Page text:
2 tablespoons of arrowroot powder + 3 tablespoons of water (serves as egg replacement)

1 teaspoon of vanilla extract

3/4 cup of peanut butter (use crunchy or smooth, up to you)

Unrefined cane sugar, for dusting

FOR THE FILLING:

1/4 cup of unhydrogenated palm shortening (I like Spectrum) or vegan butter

2/3 cup of smooth peanut butter

1/4 cup of unrefined cane sugar

1/4 cup of maple syrup

1 teaspoon of vanilla extract

1/2 teaspoon of salt

Directions

FOR THE COOKIES:

In a medium-sized bowl, sift together the whole wheat flour, all-purpose flour, baking soda, and salt. Whisk together to combine and set aside.

In the bowl of a stand mixer or food processor, cream together the palm shortening with the coconut sugar on high speed until light and fluffy, about 2 minutes. Then pour in the maple syrup, arrowroot/water mixture, vanilla, and peanut butter, and mix on low until everything is homogeneous.

Pour in the dry ingredients and mix on low until a dough starts to form. Once there are no clumps of flour left, take a small scoop of dough and roll it into a ball. If it rolls easily without sticking too much, you’re good to go. If it seems a bit wet and sticky, add in another 1/4 cup of all-purpose flour until a well-formed dough is achieved.

Squish the dough together into one big ball, wrap in plastic wrap, and put in the fridge to chill for an hour.

Meanwhile, preheat the oven to 350 degrees and line two baking sheets with parchment paper. Pour the 1/4 cup of unrefined cane sugar into a bowl.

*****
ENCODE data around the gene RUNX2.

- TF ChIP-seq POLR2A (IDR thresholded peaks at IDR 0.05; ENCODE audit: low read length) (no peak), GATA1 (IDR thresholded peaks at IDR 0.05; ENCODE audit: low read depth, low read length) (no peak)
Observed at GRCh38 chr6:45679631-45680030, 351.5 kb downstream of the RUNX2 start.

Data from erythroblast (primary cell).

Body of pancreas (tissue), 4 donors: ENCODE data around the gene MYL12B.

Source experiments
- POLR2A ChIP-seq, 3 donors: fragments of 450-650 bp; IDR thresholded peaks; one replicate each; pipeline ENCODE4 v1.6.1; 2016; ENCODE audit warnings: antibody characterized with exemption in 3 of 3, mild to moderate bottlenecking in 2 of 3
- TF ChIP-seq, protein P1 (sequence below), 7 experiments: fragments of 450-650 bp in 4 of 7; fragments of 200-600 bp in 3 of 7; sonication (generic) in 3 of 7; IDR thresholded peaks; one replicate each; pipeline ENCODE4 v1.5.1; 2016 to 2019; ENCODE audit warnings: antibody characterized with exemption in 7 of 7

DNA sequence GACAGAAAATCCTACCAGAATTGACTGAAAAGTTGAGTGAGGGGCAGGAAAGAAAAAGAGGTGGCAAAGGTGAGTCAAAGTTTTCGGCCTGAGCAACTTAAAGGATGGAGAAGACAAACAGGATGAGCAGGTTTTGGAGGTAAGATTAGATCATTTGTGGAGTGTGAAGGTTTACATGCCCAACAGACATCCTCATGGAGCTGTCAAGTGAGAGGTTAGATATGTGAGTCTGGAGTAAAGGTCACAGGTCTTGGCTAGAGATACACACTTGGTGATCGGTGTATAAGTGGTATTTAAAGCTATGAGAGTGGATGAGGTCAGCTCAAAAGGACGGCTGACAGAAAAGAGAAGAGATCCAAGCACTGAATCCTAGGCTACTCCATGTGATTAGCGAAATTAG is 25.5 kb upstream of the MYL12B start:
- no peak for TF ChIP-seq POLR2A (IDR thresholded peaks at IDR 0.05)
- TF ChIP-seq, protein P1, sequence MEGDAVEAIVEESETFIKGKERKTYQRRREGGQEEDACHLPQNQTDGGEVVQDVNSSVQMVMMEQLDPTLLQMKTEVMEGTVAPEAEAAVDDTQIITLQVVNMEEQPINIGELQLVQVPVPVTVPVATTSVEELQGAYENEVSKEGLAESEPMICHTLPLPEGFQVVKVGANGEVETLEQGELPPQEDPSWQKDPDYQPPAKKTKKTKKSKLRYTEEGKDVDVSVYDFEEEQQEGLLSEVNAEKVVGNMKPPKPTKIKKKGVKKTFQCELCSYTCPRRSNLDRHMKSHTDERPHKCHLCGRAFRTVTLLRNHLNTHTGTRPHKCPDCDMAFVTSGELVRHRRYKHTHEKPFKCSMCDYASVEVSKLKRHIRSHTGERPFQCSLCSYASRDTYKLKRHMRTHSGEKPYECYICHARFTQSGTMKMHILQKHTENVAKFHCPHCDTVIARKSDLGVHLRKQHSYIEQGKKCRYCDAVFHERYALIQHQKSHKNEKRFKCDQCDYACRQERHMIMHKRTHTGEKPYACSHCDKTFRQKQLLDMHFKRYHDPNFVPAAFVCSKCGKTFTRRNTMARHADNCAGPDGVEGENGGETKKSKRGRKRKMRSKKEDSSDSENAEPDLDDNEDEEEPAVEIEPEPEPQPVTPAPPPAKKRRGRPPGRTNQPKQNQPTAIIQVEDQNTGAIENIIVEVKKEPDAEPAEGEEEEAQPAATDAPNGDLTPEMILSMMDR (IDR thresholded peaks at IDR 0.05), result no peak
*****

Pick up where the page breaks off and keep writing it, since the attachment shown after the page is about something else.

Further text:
When the dough has finished chilling, break off a piece and roll it into a circle, then a cylinder about 1 1/2 inches long by 1 inch (ish) wide. It doesn’t have to be exact: just make sure that your cylinders are roughly the same size each time. Roll the cylinder in the bowl of sugar to coat, then place on a prepared baking sheet.

Using a fork, gently flatten the cookie on either size, creating a crosshatch pattern with the fork’s tines. When the cookie is about 1/2 inch high, use your thumb and index finger to pinch the middle of the cookie, making a peanut shape. Repeat with the remaining dough: you should have 24 cookies in total.

Place the baking sheets in the freezer to harden for 15 minutes, then put in the oven and bake until golden-brown around the edges and firm to the touch, about 10-12 minutes. Let cool completely on the baking sheets before adding the filling.

FOR THE FILLING:

In the bowl of a stand mixer, beat together the palm shortening, peanut butter, sugar, maple syrup, vanilla extract, and salt until light and fluffy, about 1 minute. Taste and add more sugar/salt/peanut butter if necessary. Set aside until the cookies are cool.

When the cookies are cool to the touch, gently spread 2 tablespoons (approximately) of the filling on one cookie and sandwich another on top. Repeat with the remaining cookies, and be super careful–if you handle one improperly, it might break!

Store in an airtight container (in the fridge if it’s super hot, but otherwise room temperature is fine) for up to 3 days, although these taste best when eaten fresh.


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I hope you’re diggin’ the sultry rainy day lighting, because I certainly was. 🙂

What is your favorite childhood cookie? Leave me a comment here or on Facebook and let me know!